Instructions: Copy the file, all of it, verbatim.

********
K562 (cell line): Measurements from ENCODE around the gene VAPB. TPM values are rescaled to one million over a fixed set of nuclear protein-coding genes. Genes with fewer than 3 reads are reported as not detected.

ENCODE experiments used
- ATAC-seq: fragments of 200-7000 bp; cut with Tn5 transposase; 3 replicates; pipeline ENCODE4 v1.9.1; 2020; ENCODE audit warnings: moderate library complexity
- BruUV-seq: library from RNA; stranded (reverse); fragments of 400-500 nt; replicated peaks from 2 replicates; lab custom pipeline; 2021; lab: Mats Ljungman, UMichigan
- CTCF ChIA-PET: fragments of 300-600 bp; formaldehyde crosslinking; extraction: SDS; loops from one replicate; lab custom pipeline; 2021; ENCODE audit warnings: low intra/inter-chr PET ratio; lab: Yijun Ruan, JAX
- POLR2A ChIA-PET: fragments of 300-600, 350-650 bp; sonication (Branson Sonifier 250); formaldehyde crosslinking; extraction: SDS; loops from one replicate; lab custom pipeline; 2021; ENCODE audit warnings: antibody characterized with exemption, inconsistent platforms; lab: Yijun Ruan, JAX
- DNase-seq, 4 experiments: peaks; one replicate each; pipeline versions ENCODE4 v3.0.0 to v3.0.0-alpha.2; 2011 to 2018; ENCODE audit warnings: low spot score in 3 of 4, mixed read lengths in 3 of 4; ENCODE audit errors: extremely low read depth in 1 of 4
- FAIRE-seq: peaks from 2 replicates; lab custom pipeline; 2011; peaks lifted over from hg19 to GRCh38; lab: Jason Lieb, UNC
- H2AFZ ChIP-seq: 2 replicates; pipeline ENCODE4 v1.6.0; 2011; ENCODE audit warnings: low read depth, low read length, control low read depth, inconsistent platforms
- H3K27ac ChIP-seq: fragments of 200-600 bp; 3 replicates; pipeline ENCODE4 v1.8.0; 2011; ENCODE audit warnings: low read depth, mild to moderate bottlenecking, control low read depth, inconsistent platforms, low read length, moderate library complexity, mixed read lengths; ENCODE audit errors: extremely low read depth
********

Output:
K562 (cell line): Measurements from ENCODE around the gene VAPB. TPM values are rescaled to one million over a fixed set of nuclear protein-coding genes. Genes with fewer than 3 reads are reported as not detected.

ENCODE experiments used
- ATAC-seq: fragments of 200-7000 bp; cut with Tn5 transposase; 3 replicates; pipeline ENCODE4 v1.9.1; 2020; ENCODE audit warnings: moderate library complexity
- BruUV-seq: library from RNA; stranded (reverse); fragments of 400-500 nt; replicated peaks from 2 replicates; lab custom pipeline; 2021; lab: Mats Ljungman, UMichigan
- CTCF ChIA-PET: fragments of 300-600 bp; formaldehyde crosslinking; extraction: SDS; loops from one replicate; lab custom pipeline; 2021; ENCODE audit warnings: low intra/inter-chr PET ratio; lab: Yijun Ruan, JAX
- POLR2A ChIA-PET: fragments of 300-600, 350-650 bp; sonication (Branson Sonifier 250); formaldehyde crosslinking; extraction: SDS; loops from one replicate; lab custom pipeline; 2021; ENCODE audit warnings: antibody characterized with exemption, inconsistent platforms; lab: Yijun Ruan, JAX
- DNase-seq, 4 experiments: peaks; one replicate each; pipeline versions ENCODE4 v3.0.0 to v3.0.0-alpha.2; 2011 to 2018; ENCODE audit warnings: low spot score in 3 of 4, mixed read lengths in 3 of 4; ENCODE audit errors: extremely low read depth in 1 of 4
- FAIRE-seq: peaks from 2 replicates; lab custom pipeline; 2011; peaks lifted over from hg19 to GRCh38; lab: Jason Lieb, UNC
- H2AFZ ChIP-seq: 2 replicates; pipeline ENCODE4 v1.6.0; 2011; ENCODE audit warnings: low read depth, low read length, control low read depth, inconsistent platforms
- H3K27ac ChIP-seq: fragments of 200-600 bp; 3 replicates; pipeline ENCODE4 v1.8.0; 2011; ENCODE audit warnings: low read depth, mild to moderate bottlenecking, control low read depth, inconsistent platforms, low read length, moderate library complexity, mixed read lengths; ENCODE audit errors: extremely low read depth